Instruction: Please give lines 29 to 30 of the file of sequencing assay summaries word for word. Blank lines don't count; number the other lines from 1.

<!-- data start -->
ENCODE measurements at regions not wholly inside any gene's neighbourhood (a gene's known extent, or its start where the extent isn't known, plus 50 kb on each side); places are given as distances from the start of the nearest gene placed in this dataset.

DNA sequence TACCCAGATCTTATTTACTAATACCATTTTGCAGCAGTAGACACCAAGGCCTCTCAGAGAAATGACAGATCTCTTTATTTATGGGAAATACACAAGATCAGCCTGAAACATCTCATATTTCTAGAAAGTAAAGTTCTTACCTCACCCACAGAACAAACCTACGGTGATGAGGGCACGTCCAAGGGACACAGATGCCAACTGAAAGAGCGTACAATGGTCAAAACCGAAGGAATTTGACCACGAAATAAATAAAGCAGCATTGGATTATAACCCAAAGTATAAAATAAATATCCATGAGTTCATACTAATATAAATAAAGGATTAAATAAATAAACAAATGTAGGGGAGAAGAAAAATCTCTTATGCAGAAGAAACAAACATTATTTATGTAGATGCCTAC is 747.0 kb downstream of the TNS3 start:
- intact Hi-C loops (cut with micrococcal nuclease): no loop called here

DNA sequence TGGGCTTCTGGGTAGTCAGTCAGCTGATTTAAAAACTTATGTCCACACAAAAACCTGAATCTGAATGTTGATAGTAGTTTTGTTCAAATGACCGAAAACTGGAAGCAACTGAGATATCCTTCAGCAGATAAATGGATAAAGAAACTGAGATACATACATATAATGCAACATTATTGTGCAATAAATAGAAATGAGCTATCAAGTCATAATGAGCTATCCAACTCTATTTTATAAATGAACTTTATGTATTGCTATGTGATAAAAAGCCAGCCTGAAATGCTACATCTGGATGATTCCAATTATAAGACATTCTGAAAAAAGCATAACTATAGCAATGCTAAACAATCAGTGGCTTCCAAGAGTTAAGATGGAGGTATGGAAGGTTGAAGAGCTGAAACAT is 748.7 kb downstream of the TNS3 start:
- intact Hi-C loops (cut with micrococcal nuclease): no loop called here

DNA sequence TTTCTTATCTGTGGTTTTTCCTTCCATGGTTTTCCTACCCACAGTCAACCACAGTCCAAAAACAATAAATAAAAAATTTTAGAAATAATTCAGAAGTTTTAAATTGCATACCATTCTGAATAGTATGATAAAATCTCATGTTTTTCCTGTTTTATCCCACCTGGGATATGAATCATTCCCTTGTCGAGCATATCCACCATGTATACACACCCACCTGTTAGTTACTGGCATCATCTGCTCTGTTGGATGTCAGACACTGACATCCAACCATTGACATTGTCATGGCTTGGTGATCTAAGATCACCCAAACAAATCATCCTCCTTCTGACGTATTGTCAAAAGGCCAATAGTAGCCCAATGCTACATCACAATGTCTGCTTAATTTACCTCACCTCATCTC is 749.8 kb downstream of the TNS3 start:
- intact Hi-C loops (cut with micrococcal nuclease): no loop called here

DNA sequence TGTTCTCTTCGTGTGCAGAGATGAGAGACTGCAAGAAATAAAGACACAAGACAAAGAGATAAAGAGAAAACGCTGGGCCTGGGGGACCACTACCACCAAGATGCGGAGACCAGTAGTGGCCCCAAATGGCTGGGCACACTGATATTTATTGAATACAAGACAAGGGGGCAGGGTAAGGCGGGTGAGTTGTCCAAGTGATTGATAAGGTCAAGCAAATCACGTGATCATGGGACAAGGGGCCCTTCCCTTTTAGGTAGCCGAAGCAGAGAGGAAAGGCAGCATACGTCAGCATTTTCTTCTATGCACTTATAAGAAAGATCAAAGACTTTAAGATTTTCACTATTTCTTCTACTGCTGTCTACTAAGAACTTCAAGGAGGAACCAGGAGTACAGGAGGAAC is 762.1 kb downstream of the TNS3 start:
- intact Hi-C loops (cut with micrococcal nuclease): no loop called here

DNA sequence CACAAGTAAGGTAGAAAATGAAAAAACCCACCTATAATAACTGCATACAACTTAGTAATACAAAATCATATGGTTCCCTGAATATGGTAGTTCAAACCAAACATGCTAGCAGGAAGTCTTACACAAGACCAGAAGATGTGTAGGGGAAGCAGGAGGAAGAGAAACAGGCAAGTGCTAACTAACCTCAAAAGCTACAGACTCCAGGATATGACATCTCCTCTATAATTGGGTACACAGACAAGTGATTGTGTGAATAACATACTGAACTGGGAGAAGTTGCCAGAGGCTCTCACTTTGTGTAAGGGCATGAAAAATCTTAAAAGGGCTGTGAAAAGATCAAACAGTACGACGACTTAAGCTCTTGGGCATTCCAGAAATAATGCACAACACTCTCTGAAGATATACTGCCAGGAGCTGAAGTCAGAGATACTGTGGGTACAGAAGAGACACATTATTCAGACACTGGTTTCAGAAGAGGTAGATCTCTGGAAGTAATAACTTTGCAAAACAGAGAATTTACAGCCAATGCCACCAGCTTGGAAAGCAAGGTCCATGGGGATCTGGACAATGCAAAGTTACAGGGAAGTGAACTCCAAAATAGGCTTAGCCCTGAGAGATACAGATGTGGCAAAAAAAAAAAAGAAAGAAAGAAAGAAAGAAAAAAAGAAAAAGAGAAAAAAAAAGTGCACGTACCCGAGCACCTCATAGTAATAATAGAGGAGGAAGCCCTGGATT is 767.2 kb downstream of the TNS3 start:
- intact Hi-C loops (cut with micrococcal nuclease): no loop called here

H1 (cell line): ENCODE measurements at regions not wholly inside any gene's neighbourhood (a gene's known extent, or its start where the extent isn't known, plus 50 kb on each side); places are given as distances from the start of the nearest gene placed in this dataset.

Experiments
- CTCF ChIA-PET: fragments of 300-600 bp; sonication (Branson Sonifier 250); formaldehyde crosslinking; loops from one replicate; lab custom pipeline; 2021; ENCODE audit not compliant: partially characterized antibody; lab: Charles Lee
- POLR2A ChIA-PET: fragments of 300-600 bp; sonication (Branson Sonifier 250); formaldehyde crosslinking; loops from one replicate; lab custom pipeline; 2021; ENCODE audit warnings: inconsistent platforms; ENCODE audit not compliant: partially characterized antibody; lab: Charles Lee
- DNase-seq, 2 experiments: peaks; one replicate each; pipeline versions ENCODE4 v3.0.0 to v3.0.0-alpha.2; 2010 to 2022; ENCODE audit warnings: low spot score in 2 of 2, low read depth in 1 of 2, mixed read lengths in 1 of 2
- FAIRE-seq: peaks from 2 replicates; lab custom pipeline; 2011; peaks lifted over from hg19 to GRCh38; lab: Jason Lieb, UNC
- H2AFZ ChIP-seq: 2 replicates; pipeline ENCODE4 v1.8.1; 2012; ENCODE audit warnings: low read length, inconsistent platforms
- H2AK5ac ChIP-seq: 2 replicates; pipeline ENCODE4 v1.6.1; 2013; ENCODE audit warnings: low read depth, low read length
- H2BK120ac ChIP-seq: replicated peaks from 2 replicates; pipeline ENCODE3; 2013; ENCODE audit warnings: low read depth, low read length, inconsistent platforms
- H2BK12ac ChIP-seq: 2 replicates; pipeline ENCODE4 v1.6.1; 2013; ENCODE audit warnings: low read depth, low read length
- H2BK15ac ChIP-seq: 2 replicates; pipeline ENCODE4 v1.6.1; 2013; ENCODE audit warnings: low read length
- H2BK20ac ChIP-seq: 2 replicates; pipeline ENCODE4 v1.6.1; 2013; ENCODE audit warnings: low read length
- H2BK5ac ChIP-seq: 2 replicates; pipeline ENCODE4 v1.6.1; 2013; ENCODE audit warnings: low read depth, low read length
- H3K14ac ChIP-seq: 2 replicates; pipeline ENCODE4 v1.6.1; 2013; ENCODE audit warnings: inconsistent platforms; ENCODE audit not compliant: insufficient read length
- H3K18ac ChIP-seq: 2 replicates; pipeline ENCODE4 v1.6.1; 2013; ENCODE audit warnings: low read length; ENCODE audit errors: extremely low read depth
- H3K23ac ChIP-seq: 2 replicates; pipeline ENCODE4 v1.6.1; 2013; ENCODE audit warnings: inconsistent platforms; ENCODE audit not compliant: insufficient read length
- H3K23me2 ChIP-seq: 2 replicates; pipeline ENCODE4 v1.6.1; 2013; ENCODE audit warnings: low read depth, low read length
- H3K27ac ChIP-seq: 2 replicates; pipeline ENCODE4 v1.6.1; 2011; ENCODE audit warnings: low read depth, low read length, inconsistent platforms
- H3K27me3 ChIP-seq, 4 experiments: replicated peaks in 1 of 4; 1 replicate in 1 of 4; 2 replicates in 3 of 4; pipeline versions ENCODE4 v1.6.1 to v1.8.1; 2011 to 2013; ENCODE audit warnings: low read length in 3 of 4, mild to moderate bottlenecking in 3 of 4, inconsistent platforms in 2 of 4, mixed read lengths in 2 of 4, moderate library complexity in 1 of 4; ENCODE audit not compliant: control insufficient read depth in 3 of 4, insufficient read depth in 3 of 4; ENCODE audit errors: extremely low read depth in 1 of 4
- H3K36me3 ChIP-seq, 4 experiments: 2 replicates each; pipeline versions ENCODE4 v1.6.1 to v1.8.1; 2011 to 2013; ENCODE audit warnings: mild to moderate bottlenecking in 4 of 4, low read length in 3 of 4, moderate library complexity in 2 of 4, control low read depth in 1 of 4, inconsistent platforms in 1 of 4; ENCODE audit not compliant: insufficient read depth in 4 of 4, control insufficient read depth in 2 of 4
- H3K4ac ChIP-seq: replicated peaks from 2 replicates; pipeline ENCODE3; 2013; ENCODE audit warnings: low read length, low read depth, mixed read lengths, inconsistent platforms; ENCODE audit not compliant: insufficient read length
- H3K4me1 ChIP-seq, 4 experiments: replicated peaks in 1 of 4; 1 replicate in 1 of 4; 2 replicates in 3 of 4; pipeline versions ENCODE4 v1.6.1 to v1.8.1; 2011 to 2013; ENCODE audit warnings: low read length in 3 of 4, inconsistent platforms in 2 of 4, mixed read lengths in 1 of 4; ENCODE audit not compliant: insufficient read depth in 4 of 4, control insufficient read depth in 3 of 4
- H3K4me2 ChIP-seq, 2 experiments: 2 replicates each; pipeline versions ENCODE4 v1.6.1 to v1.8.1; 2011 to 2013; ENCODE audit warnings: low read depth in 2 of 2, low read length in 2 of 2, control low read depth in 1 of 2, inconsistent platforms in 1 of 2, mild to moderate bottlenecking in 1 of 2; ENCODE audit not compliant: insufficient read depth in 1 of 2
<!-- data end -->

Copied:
- H3K27ac ChIP-seq: 2 replicates; pipeline ENCODE4 v1.6.1; 2011; ENCODE audit warnings: low read depth, low read length, inconsistent platforms
- H3K27me3 ChIP-seq, 4 experiments: replicated peaks in 1 of 4; 1 replicate in 1 of 4; 2 replicates in 3 of 4; pipeline versions ENCODE4 v1.6.1 to v1.8.1; 2011 to 2013; ENCODE audit warnings: low read length in 3 of 4, mild to moderate bottlenecking in 3 of 4, inconsistent platforms in 2 of 4, mixed read lengths in 2 of 4, moderate library complexity in 1 of 4; ENCODE audit not compliant: control insufficient read depth in 3 of 4, insufficient read depth in 3 of 4; ENCODE audit errors: extremely low read depth in 1 of 4